The Focusrite Saffire PRO 26 is the company’s latest FireWire audio interface. It features a total of 18 inputs and 8 outputs with operation up to 24 bit/96 kHz. Best of all, the four-preamp and dual-headphone unit comes in at an amazing price. Let’s take a closer look at the Focusrite Saffire PRO 26 in this in-depth review.
The Focusrite Saffire PRO 26 is a bus-powered 18 input/8 output unit. Inputs 1–4 are combo XLR/TRS jacks with switchable 48V phantom power located on the back of the unit. Inputs 1–2 are also available on the front of the unit in the form of instrument inputs. These jacks are useful for when you want to easily record something like electric guitar or bass. Two more analog inputs come in the form of TRS line inputs on the back of the unit.
While 48V phantom power can’t be turned on or off on a per channel basis, there are two switches for Inputs 1–2 and Inputs 3–4, respectively. There are four gain knobs and individual 8dB pad buttons for Inputs 1–4.
The Saffire PRO 26 also features eight channels of ADAT digital inputs for connectivity expansion. For example, hooking up a Focusrite OctoPre MkII would add eight more preamp channels enabling you to record a full band or large group. Two digital S/PDIF channels bring the input count up to 18. Lastly, the Saffire Pro 26 also features MIDI IN and OUT to connect keyboards and other MIDI gear.
In terms of outputs, the Saffire PRO 26 features two independent headphone outputs on the front of the unit and six channels of TRS line outputs on the back. There are also two channels of digital S/PDIF output. This brings the output count to eight channels. Be aware that that Saffire PRO 26 does not feature ADAT outputs, so look elsewhere if you need an audio interface with more than six analog outputs.
Design & Build Quality
I’ve always appreciated the utilitarian look of Focusrite’s Saffire line of audio interfaces. The muted blue color looks more “professional” compared to the Scarlett series’ shade of bright red. There aren’t any unnecessary design choices, and all the important controls (volume and gain knobs, mute and dim buttons, and phantom power and pad buttons) are easy to access.
My favorite feature of Focusrite’s Saffire audio interfaces is the five level LED input meters on the front panel. I like to record audio with -6dB peaks, and the input meters allow me to adjust gain without having my eyes glued to Pro Tools’ mix window. It might not seem like a huge deal at first, but it actually is super convenient.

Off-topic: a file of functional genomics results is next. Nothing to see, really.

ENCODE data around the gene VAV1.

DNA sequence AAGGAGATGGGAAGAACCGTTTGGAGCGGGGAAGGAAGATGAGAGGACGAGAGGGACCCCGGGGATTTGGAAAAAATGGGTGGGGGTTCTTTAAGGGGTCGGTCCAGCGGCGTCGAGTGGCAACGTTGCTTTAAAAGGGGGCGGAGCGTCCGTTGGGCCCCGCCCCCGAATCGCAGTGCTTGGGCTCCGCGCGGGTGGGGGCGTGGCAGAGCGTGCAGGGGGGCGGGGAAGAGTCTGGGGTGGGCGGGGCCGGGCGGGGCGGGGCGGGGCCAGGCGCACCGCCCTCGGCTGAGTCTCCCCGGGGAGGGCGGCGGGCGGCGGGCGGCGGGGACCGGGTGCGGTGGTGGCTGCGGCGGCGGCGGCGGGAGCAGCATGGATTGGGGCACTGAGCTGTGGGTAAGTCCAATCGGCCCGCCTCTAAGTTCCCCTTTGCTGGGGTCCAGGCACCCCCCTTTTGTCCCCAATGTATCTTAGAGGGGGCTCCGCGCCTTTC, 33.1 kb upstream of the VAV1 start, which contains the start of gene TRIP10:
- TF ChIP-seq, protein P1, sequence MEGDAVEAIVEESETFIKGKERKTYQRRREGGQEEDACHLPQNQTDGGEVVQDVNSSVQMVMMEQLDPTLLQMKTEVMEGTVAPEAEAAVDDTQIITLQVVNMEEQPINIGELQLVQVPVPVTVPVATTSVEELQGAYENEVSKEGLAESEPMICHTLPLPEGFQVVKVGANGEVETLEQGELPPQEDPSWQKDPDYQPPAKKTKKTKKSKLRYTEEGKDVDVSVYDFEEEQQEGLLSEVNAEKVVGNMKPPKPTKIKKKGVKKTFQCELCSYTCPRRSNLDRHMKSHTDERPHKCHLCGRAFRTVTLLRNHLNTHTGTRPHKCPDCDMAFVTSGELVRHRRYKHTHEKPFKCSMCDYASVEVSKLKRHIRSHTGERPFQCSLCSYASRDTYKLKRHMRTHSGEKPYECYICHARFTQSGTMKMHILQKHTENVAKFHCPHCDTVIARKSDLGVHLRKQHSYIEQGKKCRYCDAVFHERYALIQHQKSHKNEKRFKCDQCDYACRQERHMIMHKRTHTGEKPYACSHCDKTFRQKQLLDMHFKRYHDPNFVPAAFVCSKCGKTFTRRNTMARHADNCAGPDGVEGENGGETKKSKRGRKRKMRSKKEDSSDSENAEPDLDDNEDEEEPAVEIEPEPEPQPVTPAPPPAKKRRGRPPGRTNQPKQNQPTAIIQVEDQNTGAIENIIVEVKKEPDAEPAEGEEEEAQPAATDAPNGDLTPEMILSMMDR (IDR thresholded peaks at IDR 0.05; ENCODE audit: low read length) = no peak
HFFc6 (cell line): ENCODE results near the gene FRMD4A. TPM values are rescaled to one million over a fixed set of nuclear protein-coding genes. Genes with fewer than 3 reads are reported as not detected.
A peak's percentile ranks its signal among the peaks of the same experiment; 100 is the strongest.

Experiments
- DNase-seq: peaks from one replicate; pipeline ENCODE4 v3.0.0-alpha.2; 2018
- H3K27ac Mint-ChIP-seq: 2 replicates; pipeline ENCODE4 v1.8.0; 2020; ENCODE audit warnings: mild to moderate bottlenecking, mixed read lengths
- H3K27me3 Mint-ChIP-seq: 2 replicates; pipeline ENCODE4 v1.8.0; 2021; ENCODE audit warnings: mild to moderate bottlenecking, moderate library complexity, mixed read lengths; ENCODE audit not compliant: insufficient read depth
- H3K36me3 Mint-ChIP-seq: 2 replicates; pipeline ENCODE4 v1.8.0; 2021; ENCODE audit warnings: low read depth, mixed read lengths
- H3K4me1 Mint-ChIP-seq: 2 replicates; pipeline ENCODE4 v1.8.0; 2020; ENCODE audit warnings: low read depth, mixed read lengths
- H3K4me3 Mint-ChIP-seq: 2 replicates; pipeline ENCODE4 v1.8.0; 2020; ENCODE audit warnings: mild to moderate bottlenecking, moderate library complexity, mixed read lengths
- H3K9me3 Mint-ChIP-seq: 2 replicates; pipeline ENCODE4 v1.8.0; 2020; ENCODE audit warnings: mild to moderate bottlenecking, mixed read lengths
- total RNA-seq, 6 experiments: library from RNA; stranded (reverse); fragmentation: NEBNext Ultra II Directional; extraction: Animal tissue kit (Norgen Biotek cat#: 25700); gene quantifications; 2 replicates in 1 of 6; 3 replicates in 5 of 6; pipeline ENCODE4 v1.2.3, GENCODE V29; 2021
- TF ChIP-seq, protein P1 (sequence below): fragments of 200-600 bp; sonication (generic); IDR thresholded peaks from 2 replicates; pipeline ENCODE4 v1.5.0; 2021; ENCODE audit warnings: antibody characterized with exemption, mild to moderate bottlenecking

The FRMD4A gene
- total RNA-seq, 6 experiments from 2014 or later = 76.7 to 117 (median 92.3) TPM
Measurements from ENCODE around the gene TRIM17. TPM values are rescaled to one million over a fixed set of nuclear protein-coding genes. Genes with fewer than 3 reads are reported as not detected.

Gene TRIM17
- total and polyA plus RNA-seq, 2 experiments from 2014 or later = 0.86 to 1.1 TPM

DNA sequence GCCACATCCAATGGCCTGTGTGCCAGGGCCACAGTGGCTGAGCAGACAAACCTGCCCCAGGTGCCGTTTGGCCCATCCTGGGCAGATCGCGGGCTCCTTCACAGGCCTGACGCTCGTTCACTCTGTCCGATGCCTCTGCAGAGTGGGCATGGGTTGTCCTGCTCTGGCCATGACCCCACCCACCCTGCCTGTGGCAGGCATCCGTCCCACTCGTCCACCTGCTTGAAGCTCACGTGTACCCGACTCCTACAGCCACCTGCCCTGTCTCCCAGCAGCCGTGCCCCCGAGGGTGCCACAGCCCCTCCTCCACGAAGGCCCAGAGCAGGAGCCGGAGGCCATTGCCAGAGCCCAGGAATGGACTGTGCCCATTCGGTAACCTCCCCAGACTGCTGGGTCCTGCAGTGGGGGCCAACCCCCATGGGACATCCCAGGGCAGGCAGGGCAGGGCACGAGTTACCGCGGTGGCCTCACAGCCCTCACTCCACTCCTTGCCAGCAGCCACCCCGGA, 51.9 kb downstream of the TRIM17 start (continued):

The Focusrite Saffire PRO 26 sports a durable metal chassis. While it’s not as hefty and solid as a comparable interface from RME, it is by no means poorly built. Knobs are buttons, while plastic, probably won’t break if they’re treated with care. The RME comparison might also be a moot point because the Saffire PRO 26 costs four times less than a comparable RME interface.
MixControl is Focusrite’s software mixer for its audio interfaces. Software mixers come in a lot of different flavors, and I think MixControl isn’t necessarily bad. It can be a little confusing to figure out at first, but the learning curve is short. Once you understand the layout of the UI, making custom mixes and sending them to different outputs is an absolute breeze. Lastly, MixControl enables you to save and load presets. This makes it simple to load up custom mixes quickly.
In addition to physical connectivity, the Saffire PRO 26 also features a loopback function which can be configured in MixControl. This enables you to route and record system audio. This is really useful if you’re trying to record something like application audio for a screencast.
The Focusrite Saffire PRO 26 is a great product. The six onboard inputs can be used for a variety of recording situations. For example, you could record a vocalist, guitarist, bassist, and keyboardist all in one go. If you add an external preamp module like the OctoPre MkII, you can record a full drum set as well. The Saffire PRO 26 also ships with Focusrite’s Midnight Plugin Suite (a $99 value). These are emulation of the classic ISA110 EQ and ISA130 compressor. A demonstration of the plugins can be found in this video. I can’t speak to the authenticity of the modeling as I’ve never used the hardware equivalents, but I do like the plugins.
While Focsurite has recently rebranded the Saffire line as “ThunderBolt and Firewire” interfaces, it’s important to realize this detail only refers to compatibility with Apple’s FireWire adapter. The Saffire interface don’t actually feature a ThunderBolt port.
The only thing I really miss in the Saffire PRO 26 is the onboard EQ and compression from the PRO 24 DSP. I found DSP effects to be extremely useful for zero latency tracking and headphone mixes. If you can live with two less XLR/TRS inputs, the PRO24 might be a more powerful and cheaper option. With that said, the PRO26 is a great choice for an upcoming project studio.